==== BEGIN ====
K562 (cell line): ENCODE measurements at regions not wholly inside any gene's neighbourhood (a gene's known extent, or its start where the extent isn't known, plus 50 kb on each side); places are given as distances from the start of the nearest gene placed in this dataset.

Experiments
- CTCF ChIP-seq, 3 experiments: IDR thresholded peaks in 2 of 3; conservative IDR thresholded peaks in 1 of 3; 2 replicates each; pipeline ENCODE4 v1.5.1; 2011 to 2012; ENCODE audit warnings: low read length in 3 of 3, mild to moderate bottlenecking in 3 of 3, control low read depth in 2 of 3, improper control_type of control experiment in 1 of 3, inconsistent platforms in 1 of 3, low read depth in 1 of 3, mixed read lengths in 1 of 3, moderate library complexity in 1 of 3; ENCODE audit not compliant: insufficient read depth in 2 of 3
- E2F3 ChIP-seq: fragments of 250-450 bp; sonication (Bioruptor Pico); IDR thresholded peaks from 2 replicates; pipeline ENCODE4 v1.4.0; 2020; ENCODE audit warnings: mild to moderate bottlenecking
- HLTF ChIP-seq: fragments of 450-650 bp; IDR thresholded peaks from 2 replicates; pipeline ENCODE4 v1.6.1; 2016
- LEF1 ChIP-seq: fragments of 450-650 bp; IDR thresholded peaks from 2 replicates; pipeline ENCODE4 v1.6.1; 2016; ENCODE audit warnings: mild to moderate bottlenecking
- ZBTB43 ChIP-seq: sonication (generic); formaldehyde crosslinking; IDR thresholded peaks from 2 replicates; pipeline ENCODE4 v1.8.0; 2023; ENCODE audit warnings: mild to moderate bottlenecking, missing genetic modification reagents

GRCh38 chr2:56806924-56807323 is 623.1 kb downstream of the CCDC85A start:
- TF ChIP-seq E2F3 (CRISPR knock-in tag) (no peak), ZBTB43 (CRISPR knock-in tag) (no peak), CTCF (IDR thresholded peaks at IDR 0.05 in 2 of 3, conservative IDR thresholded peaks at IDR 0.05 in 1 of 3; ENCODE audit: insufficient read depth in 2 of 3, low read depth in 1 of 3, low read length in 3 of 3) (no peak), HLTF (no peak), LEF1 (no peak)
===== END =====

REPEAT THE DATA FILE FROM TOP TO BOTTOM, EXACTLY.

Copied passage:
K562 (cell line): ENCODE measurements at regions not wholly inside any gene's neighbourhood (a gene's known extent, or its start where the extent isn't known, plus 50 kb on each side); places are given as distances from the start of the nearest gene placed in this dataset.

Experiments
- CTCF ChIP-seq, 3 experiments: IDR thresholded peaks in 2 of 3; conservative IDR thresholded peaks in 1 of 3; 2 replicates each; pipeline ENCODE4 v1.5.1; 2011 to 2012; ENCODE audit warnings: low read length in 3 of 3, mild to moderate bottlenecking in 3 of 3, control low read depth in 2 of 3, improper control_type of control experiment in 1 of 3, inconsistent platforms in 1 of 3, low read depth in 1 of 3, mixed read lengths in 1 of 3, moderate library complexity in 1 of 3; ENCODE audit not compliant: insufficient read depth in 2 of 3
- E2F3 ChIP-seq: fragments of 250-450 bp; sonication (Bioruptor Pico); IDR thresholded peaks from 2 replicates; pipeline ENCODE4 v1.4.0; 2020; ENCODE audit warnings: mild to moderate bottlenecking
- HLTF ChIP-seq: fragments of 450-650 bp; IDR thresholded peaks from 2 replicates; pipeline ENCODE4 v1.6.1; 2016
- LEF1 ChIP-seq: fragments of 450-650 bp; IDR thresholded peaks from 2 replicates; pipeline ENCODE4 v1.6.1; 2016; ENCODE audit warnings: mild to moderate bottlenecking
- ZBTB43 ChIP-seq: sonication (generic); formaldehyde crosslinking; IDR thresholded peaks from 2 replicates; pipeline ENCODE4 v1.8.0; 2023; ENCODE audit warnings: mild to moderate bottlenecking, missing genetic modification reagents

GRCh38 chr2:56806924-56807323 is 623.1 kb downstream of the CCDC85A start:
- TF ChIP-seq E2F3 (CRISPR knock-in tag) (no peak), ZBTB43 (CRISPR knock-in tag) (no peak), CTCF (IDR thresholded peaks at IDR 0.05 in 2 of 3, conservative IDR thresholded peaks at IDR 0.05 in 1 of 3; ENCODE audit: insufficient read depth in 2 of 3, low read depth in 1 of 3, low read length in 3 of 3) (no peak), HLTF (no peak), LEF1 (no peak)